Project Mitsubishi Lancer EVO X Part 2, Making Great Brakes Even Better!


Stoptech also gives the option of either grooved or drilled rotors.  We chose grooved in anticipation of some hard track driving as drilled tends to crack under track conditions.  Grooving or drilling helps evacuate the fireband, or the area where the brake pads contact the rotor. This area gets super hot under braking and a lot of ablated pad and rotor material is created under hard braking which can act as a lubricant creating inconsistent braking action.  The holes or slots help to efficiently remove this material under braking.

stoptech braided steel lines
 Stoptech supplies these high quality braided steel brake lines with the brake kit.

Finally the Stoptech kit comes with braided steel brake lines.  Braided lines help improve pedal feel because they do not expand under hydraulic pressure when the brake pedal is pushed unlike the swelling stock rubber lines.

Stoptech caliper pistons
 The Street calipers have much needed dust seals.  The dust seals are usually omitted from racing calipers as they get heat damage, however they are needed on the street to shield the seals from dust, dirt and water.  Note that the pistons are different in size.  Smaller leading pistons are used to reduce taper wear on the brake pads during long term use.

The most important reason why we selected Stoptech brakes is that they are one of the few brake kit manufactures that carefully engineers the proportioning of their systems to exactly match the car.  On stock brake systems with a single master cylinder, the brake’s hydraulic proportioning is largely controlled by the caliper piston size.  The larger the piston the greater the hydraulic force applied to the brake pad, the smaller, the less.  Our Stoptech calipers have 19 different possible combinations of piston size to make precise proportioning possible. Stoptech pioneered this ability to fine tune the piston size in the aftermarket. Many things are considered when choosing piston sizes; stock master cylinder bore diameter, car size and weight, weight distribution, brake pad size, rotor size, tire size and wheel size.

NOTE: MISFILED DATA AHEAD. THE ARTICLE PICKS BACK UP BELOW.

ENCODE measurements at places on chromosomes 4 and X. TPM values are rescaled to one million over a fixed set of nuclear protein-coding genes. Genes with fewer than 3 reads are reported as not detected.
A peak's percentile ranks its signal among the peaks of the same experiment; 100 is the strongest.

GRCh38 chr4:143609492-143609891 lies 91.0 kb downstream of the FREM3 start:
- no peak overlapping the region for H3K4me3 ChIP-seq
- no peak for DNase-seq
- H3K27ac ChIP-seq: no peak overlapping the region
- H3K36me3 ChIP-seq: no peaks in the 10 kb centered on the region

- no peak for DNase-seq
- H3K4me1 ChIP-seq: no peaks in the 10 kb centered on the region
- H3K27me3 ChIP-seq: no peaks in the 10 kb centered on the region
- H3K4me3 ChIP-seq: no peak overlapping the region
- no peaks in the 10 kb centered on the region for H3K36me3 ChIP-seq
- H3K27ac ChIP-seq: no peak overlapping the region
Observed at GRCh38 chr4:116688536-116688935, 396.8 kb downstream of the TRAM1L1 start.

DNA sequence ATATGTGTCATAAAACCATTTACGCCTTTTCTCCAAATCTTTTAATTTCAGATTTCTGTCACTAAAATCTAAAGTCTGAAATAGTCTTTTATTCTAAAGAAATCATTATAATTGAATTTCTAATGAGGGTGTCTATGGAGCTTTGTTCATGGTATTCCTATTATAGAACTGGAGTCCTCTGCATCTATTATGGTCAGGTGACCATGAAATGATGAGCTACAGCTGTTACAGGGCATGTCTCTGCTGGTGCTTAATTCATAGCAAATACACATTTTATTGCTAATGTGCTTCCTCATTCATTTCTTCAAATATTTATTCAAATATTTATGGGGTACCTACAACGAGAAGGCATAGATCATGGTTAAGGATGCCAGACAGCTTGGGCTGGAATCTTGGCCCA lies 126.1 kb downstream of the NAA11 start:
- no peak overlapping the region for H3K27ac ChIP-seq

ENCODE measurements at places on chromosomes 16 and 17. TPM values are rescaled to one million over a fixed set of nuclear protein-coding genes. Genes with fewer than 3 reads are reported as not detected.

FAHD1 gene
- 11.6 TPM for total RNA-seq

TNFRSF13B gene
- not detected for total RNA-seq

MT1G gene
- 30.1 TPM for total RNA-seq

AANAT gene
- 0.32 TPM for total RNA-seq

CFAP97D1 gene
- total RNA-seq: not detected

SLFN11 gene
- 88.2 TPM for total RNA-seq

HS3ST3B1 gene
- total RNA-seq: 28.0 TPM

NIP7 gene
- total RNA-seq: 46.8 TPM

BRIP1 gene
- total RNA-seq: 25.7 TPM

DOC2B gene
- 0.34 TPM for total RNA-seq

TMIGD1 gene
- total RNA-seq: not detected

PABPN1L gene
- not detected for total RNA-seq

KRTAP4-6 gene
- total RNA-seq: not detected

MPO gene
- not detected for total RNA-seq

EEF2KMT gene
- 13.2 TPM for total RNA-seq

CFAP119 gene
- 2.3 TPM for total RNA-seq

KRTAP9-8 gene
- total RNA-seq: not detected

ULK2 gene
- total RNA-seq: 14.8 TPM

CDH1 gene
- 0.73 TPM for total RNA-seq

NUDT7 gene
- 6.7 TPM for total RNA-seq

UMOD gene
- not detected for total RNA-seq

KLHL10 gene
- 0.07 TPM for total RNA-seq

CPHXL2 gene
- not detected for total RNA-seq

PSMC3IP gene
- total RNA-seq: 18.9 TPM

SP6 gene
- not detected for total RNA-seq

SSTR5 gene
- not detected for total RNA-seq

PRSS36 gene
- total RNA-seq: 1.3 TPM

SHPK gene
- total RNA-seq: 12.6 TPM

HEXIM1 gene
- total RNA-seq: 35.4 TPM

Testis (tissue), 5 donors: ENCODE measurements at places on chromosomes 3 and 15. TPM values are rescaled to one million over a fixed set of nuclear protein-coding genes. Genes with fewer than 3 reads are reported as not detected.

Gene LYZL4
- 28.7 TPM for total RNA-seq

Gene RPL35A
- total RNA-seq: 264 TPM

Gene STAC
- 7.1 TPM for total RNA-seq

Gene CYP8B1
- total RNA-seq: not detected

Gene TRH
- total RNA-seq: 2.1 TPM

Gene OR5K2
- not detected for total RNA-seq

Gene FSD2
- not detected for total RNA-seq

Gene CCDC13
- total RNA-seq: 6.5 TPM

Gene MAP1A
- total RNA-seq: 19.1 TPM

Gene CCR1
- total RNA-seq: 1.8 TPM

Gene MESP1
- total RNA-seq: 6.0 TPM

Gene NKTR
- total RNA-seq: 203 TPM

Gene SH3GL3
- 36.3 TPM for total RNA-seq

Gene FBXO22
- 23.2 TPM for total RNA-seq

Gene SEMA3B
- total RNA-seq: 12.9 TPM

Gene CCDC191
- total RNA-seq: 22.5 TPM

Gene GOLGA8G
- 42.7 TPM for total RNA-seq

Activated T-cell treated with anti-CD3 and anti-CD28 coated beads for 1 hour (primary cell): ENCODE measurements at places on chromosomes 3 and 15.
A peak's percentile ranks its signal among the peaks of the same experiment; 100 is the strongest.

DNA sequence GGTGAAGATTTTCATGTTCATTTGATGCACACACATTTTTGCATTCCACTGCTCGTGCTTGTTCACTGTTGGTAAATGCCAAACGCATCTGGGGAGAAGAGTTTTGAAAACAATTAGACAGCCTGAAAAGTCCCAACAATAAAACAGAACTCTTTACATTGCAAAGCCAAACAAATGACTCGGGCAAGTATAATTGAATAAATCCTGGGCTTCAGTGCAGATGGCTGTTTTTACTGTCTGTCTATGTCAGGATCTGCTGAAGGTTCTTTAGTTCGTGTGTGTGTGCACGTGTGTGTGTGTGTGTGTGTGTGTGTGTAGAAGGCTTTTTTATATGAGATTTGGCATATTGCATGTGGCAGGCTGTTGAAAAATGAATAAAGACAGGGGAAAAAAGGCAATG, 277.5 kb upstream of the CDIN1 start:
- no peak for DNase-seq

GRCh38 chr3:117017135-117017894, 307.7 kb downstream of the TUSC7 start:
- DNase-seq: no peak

dust shield
 The car’s dust shields must be removed as they will hit on the bigger rotors.  The brakes will run cooler without them as well.

The importance of this cannot be downplayed.  At MotoIQ we have plenty of experience with big brake kits.  Prior to Stoptech pioneering correct proportioning, it was typical for a big brake kit to have a longer stopping distance to stock.  Although the brake might be bigger, more fade resistant and more powerful than stock, the big brakes almost always had too much front brake bias.  Non functioning ABS, a long mushy brake pedal and premature front wheel lockup were common faults of your typical aftermarket kit.  Fortunately back then most cars stock brakes were so bad, it was better to put up with the bad proportioning just to have a car that would have brakes at all after a few laps!

cutting off dust shield
 Tin snips were used to cut the shield into smaller easy to manage pieces.

A few years ago I drove an EVO for a well known tuner company in an EVO Tuners shootout.  It had a very famous manufacturers 4 wheel brake upgrade kit.  The kit was poorly designed with huge pistons in the flexing calipers and way too much front bias.  Although the kit was pretty and looked awesome on the floor of the SEMA show, on the Streets of Willow it rendered the car difficult to drive.  The way too high front brake bias made the car’s ABS system go berserk with the front wheels being pulsed at about a 75% threshold of maximum braking force.

cutting off rotor
 The remains of the heat shields!

With the ABS system disabled, the front wheels would simply lock with little ability to modulate.  The pedal was long and mushy with little feel further exaggerating the difficulty in modulation.  As a last straw, a brake line ruptured while entering turn two at Streets of Willow.  Those of you who drive there know it’s sort of tricky and with suddenly a huge loss of braking power left me with little option other than to throw the car sideways to make it slow down while wildly pumping the brakes. I told the owners of the car that the stock brakes were probably 2-3 seconds a lap faster than the flashy looking, multi piston and huge rotored “downgrade” they installed. This sort of trouble would never be so in a Stoptech system.  With its correct proportioning, it is compatible with the car’s ABS and Stability control systems.

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